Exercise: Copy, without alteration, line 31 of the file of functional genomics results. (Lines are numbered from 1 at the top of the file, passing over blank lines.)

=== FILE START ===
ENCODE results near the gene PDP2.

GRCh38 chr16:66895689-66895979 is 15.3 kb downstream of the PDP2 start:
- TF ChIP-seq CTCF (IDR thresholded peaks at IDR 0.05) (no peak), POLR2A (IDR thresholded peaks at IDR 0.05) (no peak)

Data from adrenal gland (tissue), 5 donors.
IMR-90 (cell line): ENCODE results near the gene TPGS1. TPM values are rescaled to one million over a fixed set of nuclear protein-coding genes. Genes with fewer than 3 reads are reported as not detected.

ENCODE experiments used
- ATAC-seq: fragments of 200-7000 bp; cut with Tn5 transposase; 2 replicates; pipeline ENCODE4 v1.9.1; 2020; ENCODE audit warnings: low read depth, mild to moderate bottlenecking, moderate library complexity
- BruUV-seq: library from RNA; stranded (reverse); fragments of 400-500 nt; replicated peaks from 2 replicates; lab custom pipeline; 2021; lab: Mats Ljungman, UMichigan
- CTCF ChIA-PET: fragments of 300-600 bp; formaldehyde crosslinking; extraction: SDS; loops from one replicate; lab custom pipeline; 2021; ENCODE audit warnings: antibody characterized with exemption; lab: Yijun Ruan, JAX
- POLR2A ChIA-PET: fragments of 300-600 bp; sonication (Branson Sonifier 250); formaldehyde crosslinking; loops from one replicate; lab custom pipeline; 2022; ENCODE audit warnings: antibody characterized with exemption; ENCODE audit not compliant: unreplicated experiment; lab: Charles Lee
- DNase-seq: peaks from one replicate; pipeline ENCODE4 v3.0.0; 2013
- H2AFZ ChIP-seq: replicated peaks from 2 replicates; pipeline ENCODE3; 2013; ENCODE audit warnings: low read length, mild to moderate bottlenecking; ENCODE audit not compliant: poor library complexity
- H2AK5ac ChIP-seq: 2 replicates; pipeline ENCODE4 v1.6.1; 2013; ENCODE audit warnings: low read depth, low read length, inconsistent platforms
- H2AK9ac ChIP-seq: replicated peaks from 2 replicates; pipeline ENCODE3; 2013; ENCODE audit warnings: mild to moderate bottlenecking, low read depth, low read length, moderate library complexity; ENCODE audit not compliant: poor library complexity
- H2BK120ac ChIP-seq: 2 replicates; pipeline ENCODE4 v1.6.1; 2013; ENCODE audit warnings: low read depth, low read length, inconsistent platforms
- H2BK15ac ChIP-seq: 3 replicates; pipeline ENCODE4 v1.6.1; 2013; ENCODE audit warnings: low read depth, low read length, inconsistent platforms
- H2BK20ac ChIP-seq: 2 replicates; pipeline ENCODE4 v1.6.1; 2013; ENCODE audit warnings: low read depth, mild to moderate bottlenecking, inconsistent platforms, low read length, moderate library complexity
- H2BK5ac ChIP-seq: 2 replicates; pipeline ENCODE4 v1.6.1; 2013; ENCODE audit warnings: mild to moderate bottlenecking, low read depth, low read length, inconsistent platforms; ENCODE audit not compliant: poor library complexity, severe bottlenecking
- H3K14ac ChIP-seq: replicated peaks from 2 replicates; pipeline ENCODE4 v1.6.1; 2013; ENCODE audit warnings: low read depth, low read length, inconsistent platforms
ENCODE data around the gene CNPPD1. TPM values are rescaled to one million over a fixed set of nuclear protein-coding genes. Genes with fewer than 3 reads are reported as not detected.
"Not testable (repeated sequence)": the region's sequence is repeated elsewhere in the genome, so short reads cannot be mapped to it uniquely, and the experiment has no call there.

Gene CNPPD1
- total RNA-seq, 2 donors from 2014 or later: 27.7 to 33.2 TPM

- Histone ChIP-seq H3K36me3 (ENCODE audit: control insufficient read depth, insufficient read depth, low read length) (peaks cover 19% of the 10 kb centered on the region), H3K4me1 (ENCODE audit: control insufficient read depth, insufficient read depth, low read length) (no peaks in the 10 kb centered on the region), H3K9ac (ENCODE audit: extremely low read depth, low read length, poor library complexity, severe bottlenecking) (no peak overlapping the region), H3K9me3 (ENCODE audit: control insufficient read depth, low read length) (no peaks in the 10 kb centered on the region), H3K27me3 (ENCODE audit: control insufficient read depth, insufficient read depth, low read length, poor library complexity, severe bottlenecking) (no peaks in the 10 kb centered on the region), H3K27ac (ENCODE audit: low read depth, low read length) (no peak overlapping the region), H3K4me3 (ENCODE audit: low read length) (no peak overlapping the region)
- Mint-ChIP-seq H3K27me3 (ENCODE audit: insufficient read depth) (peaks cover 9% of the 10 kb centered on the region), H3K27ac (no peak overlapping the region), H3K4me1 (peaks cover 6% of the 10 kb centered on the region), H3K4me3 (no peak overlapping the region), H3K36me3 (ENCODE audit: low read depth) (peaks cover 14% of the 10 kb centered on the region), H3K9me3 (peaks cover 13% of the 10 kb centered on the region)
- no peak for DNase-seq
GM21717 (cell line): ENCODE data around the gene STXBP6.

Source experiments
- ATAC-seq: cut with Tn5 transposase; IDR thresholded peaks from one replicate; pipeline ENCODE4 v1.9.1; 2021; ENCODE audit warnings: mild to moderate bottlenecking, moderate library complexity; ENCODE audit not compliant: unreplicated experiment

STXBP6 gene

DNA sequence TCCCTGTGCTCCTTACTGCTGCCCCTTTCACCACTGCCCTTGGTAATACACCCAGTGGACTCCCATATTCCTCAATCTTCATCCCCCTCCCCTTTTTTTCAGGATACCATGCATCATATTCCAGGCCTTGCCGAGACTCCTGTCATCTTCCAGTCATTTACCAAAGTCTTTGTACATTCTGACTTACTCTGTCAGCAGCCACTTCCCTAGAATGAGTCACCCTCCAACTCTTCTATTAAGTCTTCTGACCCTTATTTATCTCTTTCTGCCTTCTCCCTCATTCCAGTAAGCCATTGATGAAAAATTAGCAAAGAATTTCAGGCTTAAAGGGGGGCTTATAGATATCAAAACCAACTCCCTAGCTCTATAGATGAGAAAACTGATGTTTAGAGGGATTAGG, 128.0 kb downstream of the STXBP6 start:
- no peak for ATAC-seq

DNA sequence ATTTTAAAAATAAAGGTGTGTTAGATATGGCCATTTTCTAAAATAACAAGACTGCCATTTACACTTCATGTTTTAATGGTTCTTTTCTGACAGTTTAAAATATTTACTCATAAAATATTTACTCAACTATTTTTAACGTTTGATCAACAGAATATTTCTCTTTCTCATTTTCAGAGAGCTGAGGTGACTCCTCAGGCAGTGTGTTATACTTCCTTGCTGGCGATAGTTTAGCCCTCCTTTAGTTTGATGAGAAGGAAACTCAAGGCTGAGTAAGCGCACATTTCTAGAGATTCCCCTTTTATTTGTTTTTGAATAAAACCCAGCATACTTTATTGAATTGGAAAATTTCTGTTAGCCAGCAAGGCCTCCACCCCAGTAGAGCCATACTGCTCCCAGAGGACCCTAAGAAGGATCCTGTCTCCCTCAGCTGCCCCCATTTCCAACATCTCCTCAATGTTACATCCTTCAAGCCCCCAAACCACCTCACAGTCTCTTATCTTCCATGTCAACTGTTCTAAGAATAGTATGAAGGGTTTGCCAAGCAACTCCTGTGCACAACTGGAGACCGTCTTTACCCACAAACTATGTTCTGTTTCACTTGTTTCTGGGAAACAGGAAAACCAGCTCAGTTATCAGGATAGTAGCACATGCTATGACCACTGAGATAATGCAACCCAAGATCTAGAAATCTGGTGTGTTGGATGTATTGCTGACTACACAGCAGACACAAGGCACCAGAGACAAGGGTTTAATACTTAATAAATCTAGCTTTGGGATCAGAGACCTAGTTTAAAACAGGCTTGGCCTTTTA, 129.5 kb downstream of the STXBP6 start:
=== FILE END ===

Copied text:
DNA sequence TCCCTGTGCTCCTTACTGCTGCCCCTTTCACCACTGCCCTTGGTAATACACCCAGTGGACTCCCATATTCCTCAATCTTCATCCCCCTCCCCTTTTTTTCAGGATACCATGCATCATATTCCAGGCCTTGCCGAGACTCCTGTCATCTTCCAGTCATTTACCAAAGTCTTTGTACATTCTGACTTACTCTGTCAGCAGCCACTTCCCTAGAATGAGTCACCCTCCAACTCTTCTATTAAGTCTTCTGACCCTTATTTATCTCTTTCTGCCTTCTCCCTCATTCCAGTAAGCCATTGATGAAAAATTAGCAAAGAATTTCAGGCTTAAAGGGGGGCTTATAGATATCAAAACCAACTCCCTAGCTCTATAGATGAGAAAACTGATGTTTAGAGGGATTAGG, 128.0 kb downstream of the STXBP6 start: